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Publikationen von
Stefan Tietze

Alle Publikationen des HI Jena


C. Wu, L. Li, M. Yeung, S. Wu, S. Cousens, S. Tietze, B. Dromey, C. Zhou, S. Ruan, and M. Zepf
Proposal for complete characterization of attosecond pulses from relativistic plasmas
Optics Express 30, 389 (2022)

Abstract: In this study, we propose two full-optical-setup and single-shot measurable approaches for complete characterization of attosecond pulses from surface high harmonic generation (SHHG): SHHG-SPIDER (spectral phase interferometry for direct electric field reconstruction) and SHHG-SEA-SPIDER (spatially encoded arrangement for SPIDER). 1D- and 2D-EPOCH PIC (particle-in-cell) simulations were performed to generate the attosecond pulses from relativistic plasmas under different conditions. Pulse trains dominated by single isolated peak as well as complex pulse train structures are extensively discussed for both methods, which showed excellent accuracy in the complete reconstruction of the attosecond field with respect to the direct Fourier transformed result. Kirchhoff integral theorem has been used for the near-to-far-field transformation. This far-field propagation method allows us to relate these results to potential experimental implementations of the scheme. The impact of comprehensive experimental parameters for both apparatus, such as spectral shear, spatial shear, cross-angle, time delay, and intensity ratio between the two replicas has been investigated thoroughly. These methods are applicable to complete characterization for SHHG attosecond pulses driven by a few to hundreds of terawatts femtosecond laser systems.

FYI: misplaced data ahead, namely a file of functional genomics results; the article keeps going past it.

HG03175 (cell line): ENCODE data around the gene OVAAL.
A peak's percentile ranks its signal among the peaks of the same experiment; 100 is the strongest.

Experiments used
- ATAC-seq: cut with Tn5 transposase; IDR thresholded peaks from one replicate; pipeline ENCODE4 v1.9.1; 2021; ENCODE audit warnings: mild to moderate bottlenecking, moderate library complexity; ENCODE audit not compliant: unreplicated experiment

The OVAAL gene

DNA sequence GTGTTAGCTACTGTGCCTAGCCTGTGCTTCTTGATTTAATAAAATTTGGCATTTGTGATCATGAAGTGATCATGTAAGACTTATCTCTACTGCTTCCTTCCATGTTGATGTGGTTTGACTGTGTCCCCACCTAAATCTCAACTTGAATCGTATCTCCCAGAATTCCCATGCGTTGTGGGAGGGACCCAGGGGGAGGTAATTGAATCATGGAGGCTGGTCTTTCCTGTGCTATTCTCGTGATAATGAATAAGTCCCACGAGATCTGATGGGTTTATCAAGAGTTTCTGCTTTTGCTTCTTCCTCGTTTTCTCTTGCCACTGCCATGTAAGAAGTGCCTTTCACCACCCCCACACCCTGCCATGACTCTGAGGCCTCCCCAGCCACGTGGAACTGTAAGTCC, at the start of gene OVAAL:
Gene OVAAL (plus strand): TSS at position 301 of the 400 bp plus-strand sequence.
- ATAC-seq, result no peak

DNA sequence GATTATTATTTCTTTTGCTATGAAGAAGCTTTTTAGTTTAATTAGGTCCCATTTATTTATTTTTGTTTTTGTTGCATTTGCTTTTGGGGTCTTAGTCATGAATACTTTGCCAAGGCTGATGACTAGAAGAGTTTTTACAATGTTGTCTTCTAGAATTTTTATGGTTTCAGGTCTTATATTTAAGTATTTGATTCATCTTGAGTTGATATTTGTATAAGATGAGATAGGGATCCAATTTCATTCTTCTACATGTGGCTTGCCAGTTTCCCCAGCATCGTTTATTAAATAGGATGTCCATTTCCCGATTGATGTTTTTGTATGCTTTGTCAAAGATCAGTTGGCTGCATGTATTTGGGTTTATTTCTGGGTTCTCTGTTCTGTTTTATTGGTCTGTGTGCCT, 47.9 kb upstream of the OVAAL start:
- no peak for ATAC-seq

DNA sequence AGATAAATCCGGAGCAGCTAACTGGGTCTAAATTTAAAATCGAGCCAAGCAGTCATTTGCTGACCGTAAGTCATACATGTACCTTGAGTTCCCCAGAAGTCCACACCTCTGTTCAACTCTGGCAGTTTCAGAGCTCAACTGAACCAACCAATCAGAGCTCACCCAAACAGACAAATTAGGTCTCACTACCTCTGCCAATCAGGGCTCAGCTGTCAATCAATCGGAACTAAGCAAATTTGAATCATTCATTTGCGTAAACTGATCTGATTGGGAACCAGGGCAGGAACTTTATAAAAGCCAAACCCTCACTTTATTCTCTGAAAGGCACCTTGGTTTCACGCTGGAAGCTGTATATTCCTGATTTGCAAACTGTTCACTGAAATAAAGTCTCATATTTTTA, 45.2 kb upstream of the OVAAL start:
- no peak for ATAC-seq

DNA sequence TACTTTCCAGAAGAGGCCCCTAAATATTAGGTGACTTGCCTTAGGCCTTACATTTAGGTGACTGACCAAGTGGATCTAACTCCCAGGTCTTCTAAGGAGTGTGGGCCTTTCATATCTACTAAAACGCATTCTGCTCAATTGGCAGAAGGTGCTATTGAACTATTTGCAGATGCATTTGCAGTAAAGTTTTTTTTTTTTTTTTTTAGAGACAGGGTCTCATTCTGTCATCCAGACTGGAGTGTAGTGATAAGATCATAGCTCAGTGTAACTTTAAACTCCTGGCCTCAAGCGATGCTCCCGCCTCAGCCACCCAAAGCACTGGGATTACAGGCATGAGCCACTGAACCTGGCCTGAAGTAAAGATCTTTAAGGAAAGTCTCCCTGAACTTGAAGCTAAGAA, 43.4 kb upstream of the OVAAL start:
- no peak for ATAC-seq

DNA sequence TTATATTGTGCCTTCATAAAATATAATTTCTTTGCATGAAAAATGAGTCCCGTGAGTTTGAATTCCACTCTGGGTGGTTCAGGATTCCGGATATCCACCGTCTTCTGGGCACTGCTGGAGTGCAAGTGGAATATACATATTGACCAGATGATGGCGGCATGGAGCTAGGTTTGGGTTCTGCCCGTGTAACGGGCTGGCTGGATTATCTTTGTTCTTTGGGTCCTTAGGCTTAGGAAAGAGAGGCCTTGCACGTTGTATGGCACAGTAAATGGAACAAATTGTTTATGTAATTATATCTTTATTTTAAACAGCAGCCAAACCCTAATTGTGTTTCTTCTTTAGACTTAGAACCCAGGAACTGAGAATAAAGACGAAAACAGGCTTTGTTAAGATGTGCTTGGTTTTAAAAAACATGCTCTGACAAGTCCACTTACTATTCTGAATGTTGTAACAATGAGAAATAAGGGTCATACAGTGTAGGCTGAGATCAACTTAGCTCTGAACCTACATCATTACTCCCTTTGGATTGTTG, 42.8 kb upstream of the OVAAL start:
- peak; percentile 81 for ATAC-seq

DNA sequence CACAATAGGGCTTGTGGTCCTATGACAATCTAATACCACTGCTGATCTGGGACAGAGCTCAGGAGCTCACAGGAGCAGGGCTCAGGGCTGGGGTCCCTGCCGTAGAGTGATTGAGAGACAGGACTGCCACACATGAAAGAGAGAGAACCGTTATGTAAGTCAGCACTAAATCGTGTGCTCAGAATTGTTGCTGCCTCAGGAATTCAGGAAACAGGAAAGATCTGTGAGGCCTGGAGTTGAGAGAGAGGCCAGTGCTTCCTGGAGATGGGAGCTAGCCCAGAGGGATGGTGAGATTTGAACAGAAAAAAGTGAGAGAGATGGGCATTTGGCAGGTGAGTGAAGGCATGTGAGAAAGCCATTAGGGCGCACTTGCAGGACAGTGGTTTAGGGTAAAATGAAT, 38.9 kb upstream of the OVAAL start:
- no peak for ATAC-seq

S. Tietze
Compact XUV and X-Ray sources from laser-plasma interactions: theoretical and numerical study
Friedrich-Schiller-Universität Jena, Physikalisch-Astronomische Fakultät (2021)

Abstract: In this thesis the generation of high order harmonics of ultrashort and high intensity laser pulses from solid density plasmas, so called surface high harmonic generation (SHHG), is studied. With SHHG, a compact source of coherent XUV and X-Ray radiation becomes possible. The results are obtained numerically using 1D and 2D Particle-In-Cell (PIC) computer simulations, which are supported by analytical models. This work focusses on two main issues of SHHG to date, pulse isolation and generation efficiency. It is shown that a single attosecond pulse (AP) can be obtained from a few-cycle incident laser pulse by choosing a suitable carrier-envelope phase (CEP), depending on the density and shape of density gradient of the target. An analytical model providing an interpretation of the results obtained from PIC simulations is presented. Spatial isolation of APs can be achieved using the attosecond lighthouse effect, but surface denting is detrimental to the separation of APs. PIC simulations are used to explain an experimental result, where a separation of pulses was not possible due to surface denting. Furthermore it is shown that the angular spectral chirp corresponds to the depth of the surface denting. The efficiency of SHHG can be enhanced greatly by reflecting the beam coming from a first target off a second target. Of major importance for the efficiency is the relative phase between harmonics on the surface of the second target. The relative phase changes even when propagating in free space due to the Gouy phase. To maximize the efficiency gain, a parametric study using PIC simulations has been performed to find the optimal distance between two targets.


S. Tietze, M. Zepf, S. Rykovanov, and M. Yeung
Propagation effects in multipass high harmonic generation from plasma surfaces
New Journal of Physics 22, 093048 (2020)

Abstract: Multipass high harmonic generation from plasma surfaces is a promising technique to enhance the efficiency of the generation process. In this paper it is shown that there is an optimal distance between two targets where the efficiency is maximized, depending on the laser and plasma parameters. This can be explained by the Gouy phase shift, which leads to the relative phase between the colours being changed with propagation in free space. A simple model is used to mimic the propagation of light from one target to another and to observe this effect in 1D particle-in-cell (PIC) simulations. The results are also verified using 2D PIC simulations.